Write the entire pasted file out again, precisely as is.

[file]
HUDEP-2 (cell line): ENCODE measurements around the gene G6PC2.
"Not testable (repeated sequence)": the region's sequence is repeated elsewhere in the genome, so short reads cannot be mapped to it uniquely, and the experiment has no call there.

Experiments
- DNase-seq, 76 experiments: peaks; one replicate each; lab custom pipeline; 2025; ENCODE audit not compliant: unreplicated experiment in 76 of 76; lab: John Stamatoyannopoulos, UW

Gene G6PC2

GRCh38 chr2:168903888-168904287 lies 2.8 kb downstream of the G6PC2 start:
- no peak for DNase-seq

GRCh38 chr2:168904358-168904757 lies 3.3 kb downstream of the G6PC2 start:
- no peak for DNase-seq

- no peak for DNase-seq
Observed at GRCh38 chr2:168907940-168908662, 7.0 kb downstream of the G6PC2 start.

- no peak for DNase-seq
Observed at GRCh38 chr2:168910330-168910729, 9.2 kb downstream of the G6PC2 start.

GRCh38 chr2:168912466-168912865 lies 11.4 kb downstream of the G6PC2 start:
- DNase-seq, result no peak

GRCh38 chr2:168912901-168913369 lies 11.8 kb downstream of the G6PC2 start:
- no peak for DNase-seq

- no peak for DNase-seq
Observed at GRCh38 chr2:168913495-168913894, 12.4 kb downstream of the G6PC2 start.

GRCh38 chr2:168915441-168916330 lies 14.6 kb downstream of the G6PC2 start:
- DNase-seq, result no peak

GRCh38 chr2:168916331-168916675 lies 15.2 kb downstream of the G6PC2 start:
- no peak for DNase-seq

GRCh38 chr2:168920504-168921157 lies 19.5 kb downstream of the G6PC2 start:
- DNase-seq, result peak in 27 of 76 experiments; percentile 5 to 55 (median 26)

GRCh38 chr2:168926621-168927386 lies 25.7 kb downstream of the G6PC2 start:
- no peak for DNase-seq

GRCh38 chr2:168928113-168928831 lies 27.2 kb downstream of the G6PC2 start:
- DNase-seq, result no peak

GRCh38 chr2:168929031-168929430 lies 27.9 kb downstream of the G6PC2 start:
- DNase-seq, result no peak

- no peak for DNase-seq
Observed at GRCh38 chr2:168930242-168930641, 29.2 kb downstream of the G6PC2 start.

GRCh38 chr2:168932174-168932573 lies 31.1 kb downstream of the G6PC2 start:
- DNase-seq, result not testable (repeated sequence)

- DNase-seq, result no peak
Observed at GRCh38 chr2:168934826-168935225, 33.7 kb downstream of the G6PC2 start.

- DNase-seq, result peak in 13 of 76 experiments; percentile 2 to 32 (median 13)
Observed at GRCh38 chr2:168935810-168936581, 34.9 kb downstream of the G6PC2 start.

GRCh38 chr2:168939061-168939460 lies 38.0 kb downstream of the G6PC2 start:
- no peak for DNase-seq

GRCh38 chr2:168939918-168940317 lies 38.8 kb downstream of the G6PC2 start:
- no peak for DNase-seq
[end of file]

HUDEP-2 (cell line): ENCODE measurements around the gene G6PC2.
"Not testable (repeated sequence)": the region's sequence is repeated elsewhere in the genome, so short reads cannot be mapped to it uniquely, and the experiment has no call there.

Experiments
- DNase-seq, 76 experiments: peaks; one replicate each; lab custom pipeline; 2025; ENCODE audit not compliant: unreplicated experiment in 76 of 76; lab: John Stamatoyannopoulos, UW

Gene G6PC2

GRCh38 chr2:168903888-168904287 lies 2.8 kb downstream of the G6PC2 start:
- no peak for DNase-seq

GRCh38 chr2:168904358-168904757 lies 3.3 kb downstream of the G6PC2 start:
- no peak for DNase-seq

- no peak for DNase-seq
Observed at GRCh38 chr2:168907940-168908662, 7.0 kb downstream of the G6PC2 start.

- no peak for DNase-seq
Observed at GRCh38 chr2:168910330-168910729, 9.2 kb downstream of the G6PC2 start.

GRCh38 chr2:168912466-168912865 lies 11.4 kb downstream of the G6PC2 start:
- DNase-seq, result no peak

GRCh38 chr2:168912901-168913369 lies 11.8 kb downstream of the G6PC2 start:
- no peak for DNase-seq

- no peak for DNase-seq
Observed at GRCh38 chr2:168913495-168913894, 12.4 kb downstream of the G6PC2 start.

GRCh38 chr2:168915441-168916330 lies 14.6 kb downstream of the G6PC2 start:
- DNase-seq, result no peak

GRCh38 chr2:168916331-168916675 lies 15.2 kb downstream of the G6PC2 start:
- no peak for DNase-seq

GRCh38 chr2:168920504-168921157 lies 19.5 kb downstream of the G6PC2 start:
- DNase-seq, result peak in 27 of 76 experiments; percentile 5 to 55 (median 26)

GRCh38 chr2:168926621-168927386 lies 25.7 kb downstream of the G6PC2 start:
- no peak for DNase-seq

GRCh38 chr2:168928113-168928831 lies 27.2 kb downstream of the G6PC2 start:
- DNase-seq, result no peak

GRCh38 chr2:168929031-168929430 lies 27.9 kb downstream of the G6PC2 start:
- DNase-seq, result no peak

- no peak for DNase-seq
Observed at GRCh38 chr2:168930242-168930641, 29.2 kb downstream of the G6PC2 start.

GRCh38 chr2:168932174-168932573 lies 31.1 kb downstream of the G6PC2 start:
- DNase-seq, result not testable (repeated sequence)

- DNase-seq, result no peak
Observed at GRCh38 chr2:168934826-168935225, 33.7 kb downstream of the G6PC2 start.

- DNase-seq, result peak in 13 of 76 experiments; percentile 2 to 32 (median 13)
Observed at GRCh38 chr2:168935810-168936581, 34.9 kb downstream of the G6PC2 start.

GRCh38 chr2:168939061-168939460 lies 38.0 kb downstream of the G6PC2 start:
- no peak for DNase-seq

GRCh38 chr2:168939918-168940317 lies 38.8 kb downstream of the G6PC2 start:
- no peak for DNase-seq